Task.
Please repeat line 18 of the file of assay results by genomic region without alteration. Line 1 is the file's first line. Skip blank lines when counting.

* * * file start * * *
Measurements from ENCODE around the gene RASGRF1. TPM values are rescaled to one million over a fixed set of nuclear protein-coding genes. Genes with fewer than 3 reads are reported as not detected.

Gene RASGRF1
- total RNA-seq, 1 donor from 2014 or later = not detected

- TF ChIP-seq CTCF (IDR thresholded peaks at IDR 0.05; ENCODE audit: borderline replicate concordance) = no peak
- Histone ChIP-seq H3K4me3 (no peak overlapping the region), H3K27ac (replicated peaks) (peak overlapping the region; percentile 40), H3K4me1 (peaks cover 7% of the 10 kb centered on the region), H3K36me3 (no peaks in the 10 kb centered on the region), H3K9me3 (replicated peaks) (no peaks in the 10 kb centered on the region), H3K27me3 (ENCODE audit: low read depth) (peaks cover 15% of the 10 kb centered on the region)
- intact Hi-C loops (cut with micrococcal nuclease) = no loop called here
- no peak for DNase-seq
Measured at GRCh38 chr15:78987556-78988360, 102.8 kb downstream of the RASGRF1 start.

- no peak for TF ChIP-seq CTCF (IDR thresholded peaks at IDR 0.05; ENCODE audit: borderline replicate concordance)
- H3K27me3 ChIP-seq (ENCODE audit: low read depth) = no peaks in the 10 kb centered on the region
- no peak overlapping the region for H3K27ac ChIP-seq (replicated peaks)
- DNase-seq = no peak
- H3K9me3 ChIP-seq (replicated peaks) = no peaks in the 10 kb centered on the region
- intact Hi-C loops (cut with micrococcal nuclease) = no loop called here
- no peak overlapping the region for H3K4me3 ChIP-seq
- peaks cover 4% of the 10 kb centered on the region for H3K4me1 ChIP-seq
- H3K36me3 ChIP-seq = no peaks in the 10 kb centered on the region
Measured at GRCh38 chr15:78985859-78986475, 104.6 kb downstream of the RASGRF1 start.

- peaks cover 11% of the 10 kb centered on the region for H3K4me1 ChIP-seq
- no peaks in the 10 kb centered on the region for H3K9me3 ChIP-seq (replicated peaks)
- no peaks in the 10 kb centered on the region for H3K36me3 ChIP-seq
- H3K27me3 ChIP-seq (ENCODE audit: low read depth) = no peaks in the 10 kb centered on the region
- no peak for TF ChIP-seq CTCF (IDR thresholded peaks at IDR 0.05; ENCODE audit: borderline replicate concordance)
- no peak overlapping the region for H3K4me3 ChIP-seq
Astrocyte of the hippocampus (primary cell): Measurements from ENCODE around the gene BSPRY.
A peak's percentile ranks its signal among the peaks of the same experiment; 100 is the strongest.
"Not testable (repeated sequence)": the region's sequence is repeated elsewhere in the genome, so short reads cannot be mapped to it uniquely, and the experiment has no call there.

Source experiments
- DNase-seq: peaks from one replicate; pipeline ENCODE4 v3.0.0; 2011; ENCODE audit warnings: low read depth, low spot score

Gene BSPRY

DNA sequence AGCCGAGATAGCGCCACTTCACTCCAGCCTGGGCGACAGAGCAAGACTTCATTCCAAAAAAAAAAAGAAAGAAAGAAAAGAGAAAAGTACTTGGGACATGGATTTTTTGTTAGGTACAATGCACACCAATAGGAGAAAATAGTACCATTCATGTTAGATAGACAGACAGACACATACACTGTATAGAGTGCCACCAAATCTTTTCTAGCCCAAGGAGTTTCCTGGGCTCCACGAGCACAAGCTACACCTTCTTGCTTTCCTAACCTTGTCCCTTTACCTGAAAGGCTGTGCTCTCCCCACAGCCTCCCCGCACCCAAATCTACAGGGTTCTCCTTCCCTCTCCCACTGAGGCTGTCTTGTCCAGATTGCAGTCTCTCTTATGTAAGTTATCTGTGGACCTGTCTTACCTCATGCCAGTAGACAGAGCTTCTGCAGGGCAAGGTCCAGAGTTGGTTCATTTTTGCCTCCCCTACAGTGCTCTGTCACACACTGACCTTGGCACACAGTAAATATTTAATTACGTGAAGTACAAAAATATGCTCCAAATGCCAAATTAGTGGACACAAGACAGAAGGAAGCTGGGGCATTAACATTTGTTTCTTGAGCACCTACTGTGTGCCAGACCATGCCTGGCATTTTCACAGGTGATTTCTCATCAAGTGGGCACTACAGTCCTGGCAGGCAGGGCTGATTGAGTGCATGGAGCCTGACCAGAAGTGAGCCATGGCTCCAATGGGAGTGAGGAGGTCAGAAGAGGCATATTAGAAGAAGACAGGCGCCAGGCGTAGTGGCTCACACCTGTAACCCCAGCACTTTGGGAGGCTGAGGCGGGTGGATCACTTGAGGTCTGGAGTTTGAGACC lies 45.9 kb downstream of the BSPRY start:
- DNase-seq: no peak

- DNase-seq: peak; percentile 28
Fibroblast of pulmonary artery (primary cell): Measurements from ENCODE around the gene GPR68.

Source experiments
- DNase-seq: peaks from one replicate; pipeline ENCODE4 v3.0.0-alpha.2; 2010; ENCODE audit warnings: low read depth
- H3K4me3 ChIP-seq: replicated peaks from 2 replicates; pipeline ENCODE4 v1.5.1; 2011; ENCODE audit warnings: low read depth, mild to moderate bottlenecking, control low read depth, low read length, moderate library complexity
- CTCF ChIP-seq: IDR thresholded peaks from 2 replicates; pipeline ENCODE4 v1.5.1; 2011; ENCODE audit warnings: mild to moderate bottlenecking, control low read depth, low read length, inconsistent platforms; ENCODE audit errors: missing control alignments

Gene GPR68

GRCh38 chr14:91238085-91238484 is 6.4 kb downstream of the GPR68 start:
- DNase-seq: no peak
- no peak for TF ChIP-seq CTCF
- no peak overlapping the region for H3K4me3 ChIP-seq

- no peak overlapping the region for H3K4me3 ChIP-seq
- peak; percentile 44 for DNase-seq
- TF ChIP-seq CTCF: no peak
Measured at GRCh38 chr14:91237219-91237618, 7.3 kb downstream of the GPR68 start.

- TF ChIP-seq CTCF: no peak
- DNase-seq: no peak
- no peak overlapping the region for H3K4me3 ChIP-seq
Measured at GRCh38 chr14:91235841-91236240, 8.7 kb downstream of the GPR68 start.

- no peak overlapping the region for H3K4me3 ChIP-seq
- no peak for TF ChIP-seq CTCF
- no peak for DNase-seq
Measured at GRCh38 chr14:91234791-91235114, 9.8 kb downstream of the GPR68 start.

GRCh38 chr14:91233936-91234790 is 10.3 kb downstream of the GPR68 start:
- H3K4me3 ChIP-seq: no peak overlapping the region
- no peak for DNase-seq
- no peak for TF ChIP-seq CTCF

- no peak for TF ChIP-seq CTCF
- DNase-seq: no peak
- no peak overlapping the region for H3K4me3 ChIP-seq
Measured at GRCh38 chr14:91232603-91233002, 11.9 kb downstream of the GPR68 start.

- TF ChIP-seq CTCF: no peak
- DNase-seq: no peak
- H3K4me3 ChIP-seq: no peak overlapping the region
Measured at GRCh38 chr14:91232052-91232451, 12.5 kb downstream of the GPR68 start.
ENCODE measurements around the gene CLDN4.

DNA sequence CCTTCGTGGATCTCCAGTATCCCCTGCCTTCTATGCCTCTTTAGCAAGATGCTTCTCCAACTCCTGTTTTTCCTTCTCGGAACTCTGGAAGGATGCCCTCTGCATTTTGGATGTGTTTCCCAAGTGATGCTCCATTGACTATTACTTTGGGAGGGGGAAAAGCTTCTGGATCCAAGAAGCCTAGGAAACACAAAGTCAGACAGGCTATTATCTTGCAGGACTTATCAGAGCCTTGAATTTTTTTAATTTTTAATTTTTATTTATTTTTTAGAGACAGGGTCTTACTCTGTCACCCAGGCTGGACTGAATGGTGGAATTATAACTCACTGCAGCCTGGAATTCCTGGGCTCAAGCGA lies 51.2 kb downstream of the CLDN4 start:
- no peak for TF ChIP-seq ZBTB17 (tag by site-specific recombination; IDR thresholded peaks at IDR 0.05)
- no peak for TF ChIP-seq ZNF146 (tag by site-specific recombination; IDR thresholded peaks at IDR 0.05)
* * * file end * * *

Measured at GRCh38 chr15:78985859-78986475, 104.6 kb downstream of the RASGRF1 start.